Television Review: ‘Legit,’ With Jim Jefferies, on FX

January 17th, 2013

FX

Legit From left, D J Qualls, Dan Bakkedahl and the Australian comic Jim Jefferies (playing an Australian comic) in the premiere of this FX series, Thursday nights at 10:30, Eastern and Pacific times; 9:30, Central.

With jolting premieres coming up from shows like “The Following” and “Bates Motel,” the winter television season is going to separate viewers who like their TV strong and unsettling from those who don’t.

“Legit,” an aggressively indelicate comedy that begins on Thursday night on FX, apparently didn’t want anyone from the tame side of that split to linger long. It opens with a joke about the benefits of marrying and impregnating a terminally ill woman, the chief one being that she’ll die soon after childbirth, thereby relieving her husband of his ball and chain. And that’s before the episode gets to its main plot, which involves taking a man with advanced muscular dystrophy to a prostitute.

Yes, this show, which stars the Australian comedian Jim Jefferies, is eager to raise your eyebrows. The question is whether it has any depth or insight to offer once it does. The evidence provided by the first three episodes is inconclusive.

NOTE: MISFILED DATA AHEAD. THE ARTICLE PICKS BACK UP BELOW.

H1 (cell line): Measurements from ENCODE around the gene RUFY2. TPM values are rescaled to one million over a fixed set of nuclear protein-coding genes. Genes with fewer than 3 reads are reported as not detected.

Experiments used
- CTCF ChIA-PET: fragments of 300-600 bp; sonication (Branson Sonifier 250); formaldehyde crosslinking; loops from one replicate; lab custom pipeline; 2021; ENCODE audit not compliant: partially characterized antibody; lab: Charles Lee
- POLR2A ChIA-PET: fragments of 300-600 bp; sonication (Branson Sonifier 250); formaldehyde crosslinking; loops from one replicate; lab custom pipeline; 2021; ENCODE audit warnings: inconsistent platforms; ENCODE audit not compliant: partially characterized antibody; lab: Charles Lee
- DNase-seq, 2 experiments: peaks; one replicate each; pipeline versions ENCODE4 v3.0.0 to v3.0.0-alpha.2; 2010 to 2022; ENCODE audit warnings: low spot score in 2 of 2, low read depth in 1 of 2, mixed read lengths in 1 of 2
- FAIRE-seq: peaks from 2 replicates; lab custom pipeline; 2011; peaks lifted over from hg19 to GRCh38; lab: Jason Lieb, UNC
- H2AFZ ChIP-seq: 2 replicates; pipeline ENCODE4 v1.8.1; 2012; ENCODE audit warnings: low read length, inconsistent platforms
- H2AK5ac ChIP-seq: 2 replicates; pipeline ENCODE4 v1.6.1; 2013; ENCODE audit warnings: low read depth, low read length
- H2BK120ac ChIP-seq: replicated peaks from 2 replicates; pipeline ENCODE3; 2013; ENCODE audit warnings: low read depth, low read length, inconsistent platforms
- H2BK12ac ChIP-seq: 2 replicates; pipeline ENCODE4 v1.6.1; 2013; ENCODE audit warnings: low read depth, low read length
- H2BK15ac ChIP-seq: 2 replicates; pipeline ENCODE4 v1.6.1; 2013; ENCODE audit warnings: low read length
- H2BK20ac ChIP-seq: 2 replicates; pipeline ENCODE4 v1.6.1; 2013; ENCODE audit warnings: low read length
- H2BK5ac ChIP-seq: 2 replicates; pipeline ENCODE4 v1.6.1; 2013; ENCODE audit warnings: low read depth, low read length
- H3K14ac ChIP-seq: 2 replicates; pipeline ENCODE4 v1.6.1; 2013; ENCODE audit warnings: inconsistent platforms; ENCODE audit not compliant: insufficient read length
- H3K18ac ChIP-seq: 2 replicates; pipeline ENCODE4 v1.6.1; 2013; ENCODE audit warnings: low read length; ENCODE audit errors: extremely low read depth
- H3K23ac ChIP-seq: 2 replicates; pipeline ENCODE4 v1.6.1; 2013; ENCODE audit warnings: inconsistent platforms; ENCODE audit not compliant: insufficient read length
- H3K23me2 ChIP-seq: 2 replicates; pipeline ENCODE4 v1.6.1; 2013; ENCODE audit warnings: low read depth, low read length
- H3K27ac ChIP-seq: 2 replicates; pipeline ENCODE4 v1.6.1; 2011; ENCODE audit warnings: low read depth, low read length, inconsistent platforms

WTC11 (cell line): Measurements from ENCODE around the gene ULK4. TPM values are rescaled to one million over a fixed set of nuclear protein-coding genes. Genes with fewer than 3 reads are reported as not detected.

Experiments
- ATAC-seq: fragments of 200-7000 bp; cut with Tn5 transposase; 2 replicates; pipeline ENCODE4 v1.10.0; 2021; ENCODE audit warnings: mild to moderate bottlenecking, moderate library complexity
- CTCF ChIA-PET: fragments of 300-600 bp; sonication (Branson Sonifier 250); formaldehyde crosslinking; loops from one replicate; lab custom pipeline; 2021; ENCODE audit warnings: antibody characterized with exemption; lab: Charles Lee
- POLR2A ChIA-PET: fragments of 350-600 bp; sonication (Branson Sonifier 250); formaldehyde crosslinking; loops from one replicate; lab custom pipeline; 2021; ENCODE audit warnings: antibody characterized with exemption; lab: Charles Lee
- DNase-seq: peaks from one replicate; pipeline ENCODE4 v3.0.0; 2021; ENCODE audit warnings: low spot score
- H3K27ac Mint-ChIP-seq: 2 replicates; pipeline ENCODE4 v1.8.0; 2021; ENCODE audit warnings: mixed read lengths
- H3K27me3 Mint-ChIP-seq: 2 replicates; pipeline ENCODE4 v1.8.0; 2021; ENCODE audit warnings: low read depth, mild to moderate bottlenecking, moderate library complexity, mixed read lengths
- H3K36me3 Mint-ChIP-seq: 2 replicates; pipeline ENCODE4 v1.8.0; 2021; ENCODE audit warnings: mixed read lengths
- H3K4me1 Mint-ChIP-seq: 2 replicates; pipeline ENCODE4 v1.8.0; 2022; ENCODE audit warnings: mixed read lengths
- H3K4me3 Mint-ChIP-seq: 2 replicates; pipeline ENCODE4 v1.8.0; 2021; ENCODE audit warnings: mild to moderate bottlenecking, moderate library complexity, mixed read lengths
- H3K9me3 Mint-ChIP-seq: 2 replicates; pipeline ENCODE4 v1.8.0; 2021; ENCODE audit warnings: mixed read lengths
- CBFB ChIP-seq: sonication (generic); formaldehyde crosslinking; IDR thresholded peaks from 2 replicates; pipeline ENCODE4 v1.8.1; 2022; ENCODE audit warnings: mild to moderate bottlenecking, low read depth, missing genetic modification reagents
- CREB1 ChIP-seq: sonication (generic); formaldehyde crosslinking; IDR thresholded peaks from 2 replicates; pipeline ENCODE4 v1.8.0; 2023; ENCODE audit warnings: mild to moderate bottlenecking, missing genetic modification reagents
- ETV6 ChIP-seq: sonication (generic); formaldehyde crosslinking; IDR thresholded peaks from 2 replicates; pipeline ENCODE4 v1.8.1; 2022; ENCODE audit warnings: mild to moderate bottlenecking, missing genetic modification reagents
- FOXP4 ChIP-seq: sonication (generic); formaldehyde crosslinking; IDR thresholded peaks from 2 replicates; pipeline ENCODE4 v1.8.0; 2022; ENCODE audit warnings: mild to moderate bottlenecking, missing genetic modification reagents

Mr. Jefferies, continuing a minitrend this season of actors portraying characters who are slightly fictionalized versions of themselves, plays an Australian comic named Jim who is living in Los Angeles. Dan Bakkedahl plays his roommate, Steve, but the character everything revolves around, at least in the early going, is Billy, Steve’s brother, who has muscular dystrophy and uses a wheelchair. D J Qualls, who already had a fairly eclectic résumé (“Road Trip,” “Hustle & Flow,” “Supernatural”), is Billy, who as the series opens lives in an institution of some kind.

In the premiere Jim dragoons Steve into helping him take Billy to a prostitute for his first sex, an act that is bluntly discussed. Whether and how people with disabilities have sex seem to be Hollywood preoccupations at the moment, as films like “The Sessions” and “Rust and Bone” attest, though the subject is hardly new; “Coming Home” explored it back in 1978. It’s in danger of feeling somewhat obligatory, a prurient question that has to be addressed if a character with a disability is going to be featured prominently.

Does “Legit” have anyplace to go once it gets this subject out of the way? Possibly not. Episode 3 goes right back to it with an Internet-sex plot. It’s amusingly carried off, but it leaves you thinking: “O.K., I get it. There’s humor to be mined from the sex lives of people with disabilities and our discomfort with the subject. Now what else have you got?”

Legit

FX, Thursday nights at 10:30, Eastern and Pacific times; 9:30, Central time.

Produced by FX Productions. Written by Jim Jefferies, Peter O’Fallon and Richard Cleveland; directed by Mr. O’Fallon; Mr. Jefferies, Mr. O’Fallon, Mr. Cleveland and Lisa Blum, executive producers; Paul Bernard and James Scura, producers.

WITH: Jim Jefferies (Jim Jefferies), Dan Bakkedahl (Steve Nugent) D J Qualls (Billy Nugent), Mindy Sterling (Janice Nugent), John Ratzenberger (Walter Nugent), and Nick Daley (Rodney Jackson).

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